Surely the search for object statistics will start in the current database so adding the db name won't help. Also shouldn't we be using synonyms when making cross database queries.

  • Let's say you have the following stored procedure:

    SELECT Name FROM Person

    WHERE City = @city

    If you call this stored procedure for the first time, the value of @city will be used to create an execution plan based on statistics, indexes, etc.

    Next time you call the stored procedure, this execution plan will be reused. The value of @city doesn't matter anymore. Have in mind that SQL Server only stores two plans per stored procedure: one for serial execution and one for parallel execution.

    To reduce the impact of first time execution, you can use the OPTIMIZE FOR clause, which allows you to specify the parameter values for the generation of the execution plan.

    By the way, we had some serious performance problems with a stored procedure after a new software release. We found out that due to changes in our nightly schedule, the rebuild index was executed at a different time. The process that was following the rebuild index now used different parameters. As a result, the stored procedure was significant slower than before.

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    Thanx a bunch my friend.

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  • anil_kumar32 (7/7/2011)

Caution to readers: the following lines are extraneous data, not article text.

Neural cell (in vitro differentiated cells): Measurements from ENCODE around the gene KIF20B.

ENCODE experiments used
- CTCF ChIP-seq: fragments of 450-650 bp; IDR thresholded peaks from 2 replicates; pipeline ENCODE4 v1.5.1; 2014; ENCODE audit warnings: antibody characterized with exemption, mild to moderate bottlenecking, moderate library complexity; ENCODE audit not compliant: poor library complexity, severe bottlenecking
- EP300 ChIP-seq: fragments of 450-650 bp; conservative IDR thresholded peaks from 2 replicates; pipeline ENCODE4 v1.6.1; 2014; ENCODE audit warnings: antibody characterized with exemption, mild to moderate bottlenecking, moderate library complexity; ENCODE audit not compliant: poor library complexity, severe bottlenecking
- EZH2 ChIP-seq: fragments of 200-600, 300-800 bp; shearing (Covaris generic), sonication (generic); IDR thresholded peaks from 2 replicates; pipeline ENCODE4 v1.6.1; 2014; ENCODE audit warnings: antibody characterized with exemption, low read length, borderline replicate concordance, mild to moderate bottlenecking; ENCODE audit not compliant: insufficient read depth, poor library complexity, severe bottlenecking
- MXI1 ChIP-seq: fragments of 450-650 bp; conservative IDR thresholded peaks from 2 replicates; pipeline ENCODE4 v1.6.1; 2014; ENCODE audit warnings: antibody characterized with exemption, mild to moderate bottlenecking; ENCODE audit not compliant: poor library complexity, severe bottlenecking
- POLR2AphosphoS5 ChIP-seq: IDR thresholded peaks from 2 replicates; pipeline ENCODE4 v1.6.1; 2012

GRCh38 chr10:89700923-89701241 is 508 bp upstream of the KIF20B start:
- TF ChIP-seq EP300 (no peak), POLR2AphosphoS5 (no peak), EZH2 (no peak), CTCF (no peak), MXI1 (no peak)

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    Good things that comes with SP are security, less network traffic and SQL injection aviodance.

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    Attention with security. Sometimes SPs execute with admin permissions even when the user does not have this level. Network traffic is indeed reduced. BUT you can easily write an SP where injection is possible for example when you create the ad-hoc SQL inside the SP.

  • double post

  • Developers (mostly in the beginning stages of their career) often tend to use OPTION (RECOMPILE) an an excuse for introducing more and more adhoc T-SQL into the application and then tend to eliminate SP's altogether. And then they reach a stage where plan cache gets filled up to the brim again and again.

    I'm not a native speaker, but this part in the blog is a little bit confused for me. I understand that T-SQL can fill up the plan cache by the described reasons in your article, but the opton RECOMPILE will not cache any statements in the cache. The explanation is also only related to T-SQL statement usage instead of SPs and not to the RECOMPILE option?

    http://msdn.microsoft.com/en-us/library/ms181714.aspx

    Instructs the SQL Server Database Engine to discard the plan generated for the query after it executes, forcing the query optimizer to recompile a query plan the next time the same query is executed.

  • Could be wrong, but I think what he means is that, because these developers switch from using stored procedures to inline ad-hoc queries, the plan cache gets filled up by all the queries being executed. Even if they are deleted and repopulated each time they are run, each different query adds to the cache.

  • Good reading and very informative. Thanks.

    Hakim Ali
    www.sqlzen.com